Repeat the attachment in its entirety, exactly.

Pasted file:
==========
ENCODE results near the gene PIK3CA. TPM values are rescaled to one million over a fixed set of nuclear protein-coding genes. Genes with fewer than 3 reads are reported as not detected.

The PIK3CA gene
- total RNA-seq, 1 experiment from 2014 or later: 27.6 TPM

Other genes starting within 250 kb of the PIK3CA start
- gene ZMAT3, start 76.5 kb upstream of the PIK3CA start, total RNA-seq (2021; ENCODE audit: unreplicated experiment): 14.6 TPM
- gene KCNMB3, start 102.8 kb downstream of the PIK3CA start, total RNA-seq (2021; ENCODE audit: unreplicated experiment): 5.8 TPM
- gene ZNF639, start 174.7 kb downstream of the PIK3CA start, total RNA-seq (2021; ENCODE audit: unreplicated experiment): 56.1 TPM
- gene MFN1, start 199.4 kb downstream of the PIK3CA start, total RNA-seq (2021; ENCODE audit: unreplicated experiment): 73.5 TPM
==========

ENCODE results near the gene PIK3CA. TPM values are rescaled to one million over a fixed set of nuclear protein-coding genes. Genes with fewer than 3 reads are reported as not detected.

The PIK3CA gene
- total RNA-seq, 1 experiment from 2014 or later: 27.6 TPM

Other genes starting within 250 kb of the PIK3CA start
- gene ZMAT3, start 76.5 kb upstream of the PIK3CA start, total RNA-seq (2021; ENCODE audit: unreplicated experiment): 14.6 TPM
- gene KCNMB3, start 102.8 kb downstream of the PIK3CA start, total RNA-seq (2021; ENCODE audit: unreplicated experiment): 5.8 TPM
- gene ZNF639, start 174.7 kb downstream of the PIK3CA start, total RNA-seq (2021; ENCODE audit: unreplicated experiment): 56.1 TPM
- gene MFN1, start 199.4 kb downstream of the PIK3CA start, total RNA-seq (2021; ENCODE audit: unreplicated experiment): 73.5 TPM